As Millwall had acknowledged, this was a night when the eyes of the football world were on the club from south‑east London. But despite warning before the match that “they want us to fail”, this time there was no repetition of the events that marred their previous game here, with both sets of players standing arm-in-arm before kick-off in a welcome show of solidarity against racism.
After a week during which Millwall’s reputation has once more been placed in the dock, there was a real sense of relief as applause rather than booing broke out among the 2,000 supporters – a feeling that returned later when the substitute Jon Bodvarsson’s equaliser rescued a point for Gary Rowett’s side after Ilias Chair’s stunning goal for Queens Park Rangers.
“They responded to the message that we were trying to portray, which is what we all want,” Rowett said. “None of us want racism or discrimination in society and football is a very powerful tool for trying to fight it.
“What we tried to do today was almost create a line between the knee being the only gesture and another form of a gesture, which the fans got behind. I’m sure that there were people looking on in the football world who were hoping that there was more negativity but I’m proud of the club and the fans for at least trying to make this a positive thing. I hear a lot of statements and comments but what we haven’t seen is enough action from the authorities about this.”
Rowett’s QPR counterpart, Mark Warburton, said: “Millwall deserve a lot of credit.”
The fallout from the defeat by Derby on Saturday led to the anti‑racism charity Kick it Out’s logo replacing Millwall’s usual shirt sponsor for the evening, as well as the joint gesture with their opponents before the start.
The club have also launched their own initiative called United for Change and underlined the importance of this match in an email that was sent to all supporters in attendance describing it as “one of the most important days in Millwall’s history”. The email read: “The eyes of the world are on this football club tonight – your club – and they want us to fail. Together as one, we will not let that happen.”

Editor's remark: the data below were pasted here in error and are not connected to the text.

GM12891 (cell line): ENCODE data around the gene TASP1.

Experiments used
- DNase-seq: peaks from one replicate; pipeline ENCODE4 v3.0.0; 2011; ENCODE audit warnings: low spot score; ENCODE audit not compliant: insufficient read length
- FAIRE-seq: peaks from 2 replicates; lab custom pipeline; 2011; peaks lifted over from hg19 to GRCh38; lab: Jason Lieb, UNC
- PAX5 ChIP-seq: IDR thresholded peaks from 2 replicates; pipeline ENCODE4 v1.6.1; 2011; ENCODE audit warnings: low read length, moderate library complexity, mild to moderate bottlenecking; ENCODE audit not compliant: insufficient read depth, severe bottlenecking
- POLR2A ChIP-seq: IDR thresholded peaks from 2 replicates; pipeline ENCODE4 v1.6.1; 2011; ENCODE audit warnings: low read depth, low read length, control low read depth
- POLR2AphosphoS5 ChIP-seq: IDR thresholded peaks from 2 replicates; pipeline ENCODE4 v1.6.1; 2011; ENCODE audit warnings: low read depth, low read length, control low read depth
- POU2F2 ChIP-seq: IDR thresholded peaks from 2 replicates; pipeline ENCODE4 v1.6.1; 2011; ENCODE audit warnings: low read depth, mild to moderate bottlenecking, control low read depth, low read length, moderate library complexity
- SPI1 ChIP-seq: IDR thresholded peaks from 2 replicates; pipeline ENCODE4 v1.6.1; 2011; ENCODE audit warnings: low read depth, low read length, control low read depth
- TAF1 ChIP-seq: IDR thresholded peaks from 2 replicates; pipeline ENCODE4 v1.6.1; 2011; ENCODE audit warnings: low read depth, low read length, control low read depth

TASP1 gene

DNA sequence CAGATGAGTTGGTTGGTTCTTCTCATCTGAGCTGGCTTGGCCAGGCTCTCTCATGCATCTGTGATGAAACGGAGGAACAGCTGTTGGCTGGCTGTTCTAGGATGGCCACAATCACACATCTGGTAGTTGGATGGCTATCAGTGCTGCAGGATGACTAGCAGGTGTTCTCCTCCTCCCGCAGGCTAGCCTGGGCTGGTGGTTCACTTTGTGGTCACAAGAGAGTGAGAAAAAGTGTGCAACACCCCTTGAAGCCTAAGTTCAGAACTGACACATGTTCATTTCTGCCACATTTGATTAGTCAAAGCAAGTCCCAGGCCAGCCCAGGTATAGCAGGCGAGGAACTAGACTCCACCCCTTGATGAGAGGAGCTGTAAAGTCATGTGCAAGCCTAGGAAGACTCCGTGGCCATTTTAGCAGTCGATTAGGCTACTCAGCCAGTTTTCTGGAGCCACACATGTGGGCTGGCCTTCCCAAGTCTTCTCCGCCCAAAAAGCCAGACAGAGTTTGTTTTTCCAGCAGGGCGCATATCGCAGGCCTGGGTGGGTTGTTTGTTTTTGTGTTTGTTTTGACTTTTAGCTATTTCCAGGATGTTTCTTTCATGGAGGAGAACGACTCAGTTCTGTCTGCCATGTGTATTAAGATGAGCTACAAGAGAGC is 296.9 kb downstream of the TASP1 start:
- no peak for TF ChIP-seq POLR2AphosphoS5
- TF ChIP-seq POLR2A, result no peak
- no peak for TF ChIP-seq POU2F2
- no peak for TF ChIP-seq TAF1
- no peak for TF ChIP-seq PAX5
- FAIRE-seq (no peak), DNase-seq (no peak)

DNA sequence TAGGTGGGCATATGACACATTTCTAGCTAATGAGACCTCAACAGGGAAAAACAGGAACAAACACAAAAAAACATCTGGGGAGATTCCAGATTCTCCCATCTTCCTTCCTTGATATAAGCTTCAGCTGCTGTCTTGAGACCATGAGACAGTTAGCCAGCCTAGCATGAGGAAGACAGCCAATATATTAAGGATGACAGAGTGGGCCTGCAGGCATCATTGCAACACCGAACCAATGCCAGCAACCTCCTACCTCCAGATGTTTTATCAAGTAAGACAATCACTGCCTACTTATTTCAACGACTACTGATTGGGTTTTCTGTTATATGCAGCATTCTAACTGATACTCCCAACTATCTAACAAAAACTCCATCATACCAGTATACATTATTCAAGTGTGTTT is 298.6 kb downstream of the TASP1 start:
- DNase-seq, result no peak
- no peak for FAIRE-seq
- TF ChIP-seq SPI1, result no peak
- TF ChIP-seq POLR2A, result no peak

Aside from one small section at the front of the Barry Kitchener stand who were quickly drowned out by applause and heckles of “shut up” when several of QPR’s players took a knee, thankfully they did not let them down.
Many of those who were present on Saturday were again in attendance, with the club having prioritised tickets on a rotation basis for around 2,800 who paid for their season tickets in advance back in March. One who did not want to be named suggested that the crowd’s reaction before the game against Derby had not been about players taking the knee and blamed it on Colin Kazim-Richards’ decision to raise his fist in a black power salute. “That’s what kicked it off,” he said.
Millwall’s Mahlon Romeo – the son of Soul II Soul’s Jazzie B – heavily criticised fans for their reaction, saying he felt “personally disrespected”. But having led the home side out instead of the captain, Alex Pearce, he was one of the best performers in the first half, along the right flank as they enjoyed the majority of possession but failed to take advantage.
Mason Bennett’s cross 10 minutes before the interval was the closest Millwall came to breaking the deadlock but Jed Wallace could not quite stretch far enough to get the vital touch, while the referee waved away appeals for a penalty after Shaun Hutchinson went down in the box – much to the annoyance of the home fans.
Their mood was not improved eight minutes into the second half, when Chair took aim from outside the box and curled an exquisite shot into the net to give QPR the lead, with the Moroccan and Bright Osayi-Samuel both taking a knee and raising their fists in celebration.
The Scotland striker Lyndon Dykes should have made it 2-0 soon afterwards but his shot was well saved by Bartosz Bialkowski and the Poland goalkeeper had to be at his best to deny both Osayi-Samuel and Dominic Ball.
They would regret spurning those chances as Bodvarsson – one of three substitutes thrown on by Rowett with almost half an hour still to play – equalised with a heavily deflected shot. Matt Smith, who joined Millwall last summer from QPR, looked the player most likely to find a winning goal as both teams pressed forward late on. But on an occasion like this, a draw felt like the most appropriate result.